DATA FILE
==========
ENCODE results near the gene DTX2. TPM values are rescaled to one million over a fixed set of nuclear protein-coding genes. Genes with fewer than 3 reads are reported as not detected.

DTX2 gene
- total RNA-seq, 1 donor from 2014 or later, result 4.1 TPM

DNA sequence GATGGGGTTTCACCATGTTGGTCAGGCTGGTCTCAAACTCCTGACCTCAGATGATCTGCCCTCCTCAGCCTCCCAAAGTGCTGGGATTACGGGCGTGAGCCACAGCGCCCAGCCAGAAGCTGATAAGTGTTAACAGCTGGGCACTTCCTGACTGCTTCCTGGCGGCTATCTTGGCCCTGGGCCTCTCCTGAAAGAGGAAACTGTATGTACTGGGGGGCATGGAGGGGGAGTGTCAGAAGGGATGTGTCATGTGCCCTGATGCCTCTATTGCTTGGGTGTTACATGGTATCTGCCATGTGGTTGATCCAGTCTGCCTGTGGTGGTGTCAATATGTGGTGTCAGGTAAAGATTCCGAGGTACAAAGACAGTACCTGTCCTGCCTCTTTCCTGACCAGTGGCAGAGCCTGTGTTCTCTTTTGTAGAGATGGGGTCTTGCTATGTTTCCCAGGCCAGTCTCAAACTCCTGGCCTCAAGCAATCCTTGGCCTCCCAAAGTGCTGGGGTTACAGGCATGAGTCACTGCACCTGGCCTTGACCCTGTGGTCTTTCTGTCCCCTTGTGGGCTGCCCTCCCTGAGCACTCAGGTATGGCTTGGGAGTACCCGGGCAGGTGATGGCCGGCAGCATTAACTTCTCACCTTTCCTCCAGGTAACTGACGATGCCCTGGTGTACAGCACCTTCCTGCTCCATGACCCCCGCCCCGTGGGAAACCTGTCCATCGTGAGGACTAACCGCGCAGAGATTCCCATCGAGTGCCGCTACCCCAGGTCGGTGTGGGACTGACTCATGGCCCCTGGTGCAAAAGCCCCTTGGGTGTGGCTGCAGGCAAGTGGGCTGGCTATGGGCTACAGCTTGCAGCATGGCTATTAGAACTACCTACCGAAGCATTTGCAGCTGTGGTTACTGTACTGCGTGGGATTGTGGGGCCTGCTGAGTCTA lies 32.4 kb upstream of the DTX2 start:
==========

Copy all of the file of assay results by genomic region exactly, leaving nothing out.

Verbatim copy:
ENCODE results near the gene DTX2. TPM values are rescaled to one million over a fixed set of nuclear protein-coding genes. Genes with fewer than 3 reads are reported as not detected.

DTX2 gene
- total RNA-seq, 1 donor from 2014 or later, result 4.1 TPM

DNA sequence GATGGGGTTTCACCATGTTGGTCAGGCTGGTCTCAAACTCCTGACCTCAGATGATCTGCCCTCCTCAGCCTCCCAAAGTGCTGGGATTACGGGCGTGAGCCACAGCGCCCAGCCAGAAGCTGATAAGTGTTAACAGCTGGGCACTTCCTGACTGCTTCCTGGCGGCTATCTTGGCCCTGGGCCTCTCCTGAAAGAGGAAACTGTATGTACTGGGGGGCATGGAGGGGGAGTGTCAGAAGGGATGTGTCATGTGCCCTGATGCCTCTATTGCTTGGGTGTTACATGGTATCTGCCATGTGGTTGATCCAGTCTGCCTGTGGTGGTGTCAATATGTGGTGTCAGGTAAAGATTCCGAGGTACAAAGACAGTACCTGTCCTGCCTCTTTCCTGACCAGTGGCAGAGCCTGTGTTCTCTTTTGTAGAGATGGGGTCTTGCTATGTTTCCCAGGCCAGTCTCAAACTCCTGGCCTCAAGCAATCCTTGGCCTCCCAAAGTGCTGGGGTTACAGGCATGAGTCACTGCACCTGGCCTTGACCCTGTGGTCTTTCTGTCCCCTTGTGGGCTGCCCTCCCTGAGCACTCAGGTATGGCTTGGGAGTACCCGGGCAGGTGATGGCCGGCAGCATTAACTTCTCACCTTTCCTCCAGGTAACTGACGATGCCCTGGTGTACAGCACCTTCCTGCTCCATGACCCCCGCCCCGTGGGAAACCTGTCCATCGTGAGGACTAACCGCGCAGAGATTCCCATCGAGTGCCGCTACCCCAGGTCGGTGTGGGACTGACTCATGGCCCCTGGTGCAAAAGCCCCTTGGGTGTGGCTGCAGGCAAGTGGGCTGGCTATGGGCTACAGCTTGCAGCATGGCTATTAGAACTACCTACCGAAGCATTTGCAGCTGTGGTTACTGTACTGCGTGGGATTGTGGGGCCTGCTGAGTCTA lies 32.4 kb upstream of the DTX2 start: